Tuesday, 28 July 2020

Contract Teachers’ Welfare and Five Learning Days

Photo illustration: Novita Eka Syaputri


This article is part of the Teachers' Notes series on "What the beginning teachers would change if given the opportunity to transform regulations or policies in the field of education".


I have become a primary school teacher since 2014. There have been a lot of policies or rules, both made by the central government and the school, which I found in need of improvements. Sometimes, such policies or rules become a hurdle for teachers in pursuing their career.


Contract Teachers

If I were allowed to change a rule or policy related to the teaching profession, I would like to change policies on teacher welfare. The reason is that problems often arise in the field of education due to teachers' welfare, which eventually affects their performance.

Contract teachers exist and teach at schools, but they are often overlooked including by the government.

Contract teachers have played an important role in schools, especially public schools where the shortage of civil servant teachers remains. Without contract teachers, learning in those schools would be hampered.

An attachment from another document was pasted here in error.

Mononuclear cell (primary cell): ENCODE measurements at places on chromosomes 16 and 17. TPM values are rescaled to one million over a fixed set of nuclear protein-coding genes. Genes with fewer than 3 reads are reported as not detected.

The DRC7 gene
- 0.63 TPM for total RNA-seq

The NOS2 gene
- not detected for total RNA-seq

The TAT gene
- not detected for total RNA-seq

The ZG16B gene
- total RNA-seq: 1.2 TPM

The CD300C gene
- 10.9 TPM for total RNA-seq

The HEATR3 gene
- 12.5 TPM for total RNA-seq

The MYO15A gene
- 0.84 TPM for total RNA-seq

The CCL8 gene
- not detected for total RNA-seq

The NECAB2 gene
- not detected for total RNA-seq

The government should, at least, put more effort into contract teachers’ welfare by providing enough pay based on each district’s minimum wage. If this policy is enacted, then hopefully, teachers' performance will improve.


Five Learning Days, One Day to Nurture Talent

In addition to policies to ensure contract teachers' welfare, I also have an idea about the learning schedule: five learning days and one day to hone students' talents.

In the region where I teach today, schools still apply six learning days. I think the sixth day of the week can be used to hone students' talent, for example, with extracurricular activities.

Some districts have applied this practice, especially in private schools. I hope public schools can also apply this policy.


*This Note was written by TA, a primary school teacher in Central Java.

**All articles published in the Teachers' Notes are the views of the authors. They have been edited for popular writing purposes and do not represent the views of RISE Programme in Indonesia or RISE's funders.

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